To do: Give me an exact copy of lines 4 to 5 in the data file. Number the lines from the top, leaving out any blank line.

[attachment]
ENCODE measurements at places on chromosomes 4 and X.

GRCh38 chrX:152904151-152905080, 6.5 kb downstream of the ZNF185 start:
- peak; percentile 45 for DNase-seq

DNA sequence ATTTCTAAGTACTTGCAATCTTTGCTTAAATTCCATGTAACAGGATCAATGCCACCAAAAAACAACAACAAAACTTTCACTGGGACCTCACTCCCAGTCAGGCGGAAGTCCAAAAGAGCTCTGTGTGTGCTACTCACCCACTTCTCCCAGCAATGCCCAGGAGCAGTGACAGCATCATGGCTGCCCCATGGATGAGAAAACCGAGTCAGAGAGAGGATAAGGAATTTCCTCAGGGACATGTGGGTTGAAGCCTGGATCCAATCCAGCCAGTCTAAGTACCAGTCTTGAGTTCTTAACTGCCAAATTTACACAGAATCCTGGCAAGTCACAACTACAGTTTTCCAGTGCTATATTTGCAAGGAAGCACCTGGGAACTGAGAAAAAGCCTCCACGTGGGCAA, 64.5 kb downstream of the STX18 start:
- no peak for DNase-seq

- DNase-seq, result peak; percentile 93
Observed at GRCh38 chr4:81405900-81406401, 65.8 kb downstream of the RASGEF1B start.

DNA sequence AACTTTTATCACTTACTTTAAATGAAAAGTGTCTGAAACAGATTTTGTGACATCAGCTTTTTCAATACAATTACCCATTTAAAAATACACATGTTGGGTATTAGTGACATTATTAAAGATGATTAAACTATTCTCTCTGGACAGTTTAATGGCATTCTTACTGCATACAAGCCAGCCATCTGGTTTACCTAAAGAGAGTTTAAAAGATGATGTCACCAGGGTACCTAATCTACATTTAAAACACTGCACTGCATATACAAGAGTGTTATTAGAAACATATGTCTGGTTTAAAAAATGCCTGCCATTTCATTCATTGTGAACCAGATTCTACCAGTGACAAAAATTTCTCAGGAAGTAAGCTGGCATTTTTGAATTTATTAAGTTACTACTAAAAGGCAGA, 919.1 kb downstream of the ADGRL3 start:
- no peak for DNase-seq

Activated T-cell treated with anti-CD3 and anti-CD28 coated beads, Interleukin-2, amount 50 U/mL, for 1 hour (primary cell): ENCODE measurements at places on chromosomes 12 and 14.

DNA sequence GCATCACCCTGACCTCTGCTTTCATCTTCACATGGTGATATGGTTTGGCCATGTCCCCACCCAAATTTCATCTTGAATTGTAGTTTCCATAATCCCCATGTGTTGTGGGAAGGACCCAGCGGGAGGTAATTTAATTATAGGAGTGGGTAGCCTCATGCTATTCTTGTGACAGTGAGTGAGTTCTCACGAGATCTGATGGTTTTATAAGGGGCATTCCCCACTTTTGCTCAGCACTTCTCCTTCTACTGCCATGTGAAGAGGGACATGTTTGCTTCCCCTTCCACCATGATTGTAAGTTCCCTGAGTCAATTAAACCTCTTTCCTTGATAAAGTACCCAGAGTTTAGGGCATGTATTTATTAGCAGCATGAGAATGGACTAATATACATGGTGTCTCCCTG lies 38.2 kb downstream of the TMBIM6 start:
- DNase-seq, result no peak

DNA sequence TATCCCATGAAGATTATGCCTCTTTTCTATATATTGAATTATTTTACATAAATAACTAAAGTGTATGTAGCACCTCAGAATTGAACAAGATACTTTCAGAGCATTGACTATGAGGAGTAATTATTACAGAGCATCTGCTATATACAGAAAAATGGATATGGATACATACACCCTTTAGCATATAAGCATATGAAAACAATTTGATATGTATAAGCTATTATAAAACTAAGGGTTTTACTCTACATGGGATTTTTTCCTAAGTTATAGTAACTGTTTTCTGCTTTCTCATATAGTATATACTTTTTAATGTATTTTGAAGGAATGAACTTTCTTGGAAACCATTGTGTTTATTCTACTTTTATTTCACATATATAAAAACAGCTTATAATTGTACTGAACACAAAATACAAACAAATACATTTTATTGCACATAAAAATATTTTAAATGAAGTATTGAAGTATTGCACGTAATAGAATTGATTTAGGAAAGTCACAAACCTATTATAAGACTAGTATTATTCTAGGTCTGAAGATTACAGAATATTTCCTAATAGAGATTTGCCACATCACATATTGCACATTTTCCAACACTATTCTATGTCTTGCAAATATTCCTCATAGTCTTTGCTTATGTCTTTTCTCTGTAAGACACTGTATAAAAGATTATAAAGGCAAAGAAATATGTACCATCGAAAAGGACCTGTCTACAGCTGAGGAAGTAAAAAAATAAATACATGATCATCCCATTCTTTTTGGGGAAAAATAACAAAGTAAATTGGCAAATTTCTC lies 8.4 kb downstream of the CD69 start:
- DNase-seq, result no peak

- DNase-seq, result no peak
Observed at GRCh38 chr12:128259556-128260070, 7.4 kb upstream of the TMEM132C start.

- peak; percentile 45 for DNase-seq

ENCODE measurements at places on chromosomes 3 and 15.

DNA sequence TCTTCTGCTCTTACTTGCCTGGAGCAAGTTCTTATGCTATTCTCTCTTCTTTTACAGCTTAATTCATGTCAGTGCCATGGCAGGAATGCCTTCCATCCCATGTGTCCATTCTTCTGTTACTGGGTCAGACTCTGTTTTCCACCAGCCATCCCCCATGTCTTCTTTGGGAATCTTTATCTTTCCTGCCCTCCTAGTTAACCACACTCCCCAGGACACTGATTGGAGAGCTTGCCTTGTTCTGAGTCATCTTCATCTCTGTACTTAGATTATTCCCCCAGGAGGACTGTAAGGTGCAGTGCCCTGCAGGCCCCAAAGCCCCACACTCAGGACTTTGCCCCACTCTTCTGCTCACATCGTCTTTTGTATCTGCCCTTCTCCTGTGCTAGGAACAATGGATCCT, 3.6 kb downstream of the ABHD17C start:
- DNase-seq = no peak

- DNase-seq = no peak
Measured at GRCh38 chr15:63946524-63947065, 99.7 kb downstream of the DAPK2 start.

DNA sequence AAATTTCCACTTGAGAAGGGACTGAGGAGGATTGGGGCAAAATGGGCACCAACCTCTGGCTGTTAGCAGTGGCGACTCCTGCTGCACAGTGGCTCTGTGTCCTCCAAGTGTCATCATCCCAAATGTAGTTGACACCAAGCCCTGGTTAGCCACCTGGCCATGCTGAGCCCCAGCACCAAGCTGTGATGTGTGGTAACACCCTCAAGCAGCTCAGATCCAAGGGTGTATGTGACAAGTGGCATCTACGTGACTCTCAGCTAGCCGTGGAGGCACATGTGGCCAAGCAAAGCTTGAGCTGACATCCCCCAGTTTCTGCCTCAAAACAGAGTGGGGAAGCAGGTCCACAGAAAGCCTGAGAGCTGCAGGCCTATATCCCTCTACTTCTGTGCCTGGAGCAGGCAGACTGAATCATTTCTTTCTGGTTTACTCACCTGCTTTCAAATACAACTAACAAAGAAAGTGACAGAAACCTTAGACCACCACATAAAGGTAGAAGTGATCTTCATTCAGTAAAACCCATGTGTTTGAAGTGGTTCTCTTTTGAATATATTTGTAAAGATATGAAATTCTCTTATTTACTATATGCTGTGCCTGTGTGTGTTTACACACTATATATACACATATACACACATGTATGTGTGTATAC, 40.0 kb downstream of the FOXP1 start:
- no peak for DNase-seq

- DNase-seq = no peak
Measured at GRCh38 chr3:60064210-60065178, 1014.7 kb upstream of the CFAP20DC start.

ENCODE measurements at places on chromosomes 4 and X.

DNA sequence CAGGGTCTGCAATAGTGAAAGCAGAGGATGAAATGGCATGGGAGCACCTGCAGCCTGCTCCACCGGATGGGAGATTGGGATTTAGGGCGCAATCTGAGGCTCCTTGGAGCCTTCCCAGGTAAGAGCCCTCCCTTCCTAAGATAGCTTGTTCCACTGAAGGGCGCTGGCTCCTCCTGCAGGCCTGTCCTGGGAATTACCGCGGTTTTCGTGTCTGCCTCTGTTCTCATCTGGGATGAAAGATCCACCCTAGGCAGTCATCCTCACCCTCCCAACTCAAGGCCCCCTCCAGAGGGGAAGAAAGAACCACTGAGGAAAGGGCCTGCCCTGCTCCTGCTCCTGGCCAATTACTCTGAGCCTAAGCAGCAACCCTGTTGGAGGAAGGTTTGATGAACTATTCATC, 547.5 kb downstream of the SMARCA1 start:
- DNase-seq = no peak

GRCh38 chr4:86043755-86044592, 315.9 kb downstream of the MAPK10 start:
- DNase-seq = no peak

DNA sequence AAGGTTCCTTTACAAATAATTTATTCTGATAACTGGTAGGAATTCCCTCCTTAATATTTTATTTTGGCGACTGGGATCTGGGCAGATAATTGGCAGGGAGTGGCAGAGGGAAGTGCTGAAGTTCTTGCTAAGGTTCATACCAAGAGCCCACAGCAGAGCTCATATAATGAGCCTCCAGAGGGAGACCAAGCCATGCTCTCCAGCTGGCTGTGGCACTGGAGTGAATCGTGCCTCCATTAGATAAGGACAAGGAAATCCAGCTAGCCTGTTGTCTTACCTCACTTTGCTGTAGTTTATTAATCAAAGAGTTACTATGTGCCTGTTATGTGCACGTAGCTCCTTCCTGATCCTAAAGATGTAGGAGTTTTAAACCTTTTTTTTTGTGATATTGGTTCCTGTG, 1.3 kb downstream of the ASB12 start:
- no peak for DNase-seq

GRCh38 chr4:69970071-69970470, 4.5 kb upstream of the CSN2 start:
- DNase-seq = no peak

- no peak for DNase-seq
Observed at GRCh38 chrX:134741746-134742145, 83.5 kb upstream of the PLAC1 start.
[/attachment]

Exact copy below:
DNA sequence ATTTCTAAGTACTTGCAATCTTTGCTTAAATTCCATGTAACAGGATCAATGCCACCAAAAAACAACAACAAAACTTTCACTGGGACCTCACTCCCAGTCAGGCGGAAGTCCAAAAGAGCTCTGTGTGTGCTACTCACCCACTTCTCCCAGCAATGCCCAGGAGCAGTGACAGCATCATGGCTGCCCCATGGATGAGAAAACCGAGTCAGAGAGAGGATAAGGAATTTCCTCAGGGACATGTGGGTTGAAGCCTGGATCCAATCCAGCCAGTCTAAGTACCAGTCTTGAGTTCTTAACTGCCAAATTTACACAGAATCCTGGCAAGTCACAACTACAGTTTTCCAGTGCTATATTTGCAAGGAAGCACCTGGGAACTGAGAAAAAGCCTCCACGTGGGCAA, 64.5 kb downstream of the STX18 start:
- no peak for DNase-seq